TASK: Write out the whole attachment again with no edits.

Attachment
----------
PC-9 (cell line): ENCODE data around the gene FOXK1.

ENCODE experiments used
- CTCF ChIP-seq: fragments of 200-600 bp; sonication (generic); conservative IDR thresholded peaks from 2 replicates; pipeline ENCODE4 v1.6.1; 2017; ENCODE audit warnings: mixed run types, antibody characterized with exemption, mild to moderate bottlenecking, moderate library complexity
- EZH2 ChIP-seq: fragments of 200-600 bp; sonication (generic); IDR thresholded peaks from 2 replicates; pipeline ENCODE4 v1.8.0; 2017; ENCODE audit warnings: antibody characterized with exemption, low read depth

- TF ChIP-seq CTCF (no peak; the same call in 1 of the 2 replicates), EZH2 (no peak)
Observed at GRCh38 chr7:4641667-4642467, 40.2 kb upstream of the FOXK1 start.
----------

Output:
PC-9 (cell line): ENCODE data around the gene FOXK1.

ENCODE experiments used
- CTCF ChIP-seq: fragments of 200-600 bp; sonication (generic); conservative IDR thresholded peaks from 2 replicates; pipeline ENCODE4 v1.6.1; 2017; ENCODE audit warnings: mixed run types, antibody characterized with exemption, mild to moderate bottlenecking, moderate library complexity
- EZH2 ChIP-seq: fragments of 200-600 bp; sonication (generic); IDR thresholded peaks from 2 replicates; pipeline ENCODE4 v1.8.0; 2017; ENCODE audit warnings: antibody characterized with exemption, low read depth

- TF ChIP-seq CTCF (no peak; the same call in 1 of the 2 replicates), EZH2 (no peak)
Observed at GRCh38 chr7:4641667-4642467, 40.2 kb upstream of the FOXK1 start.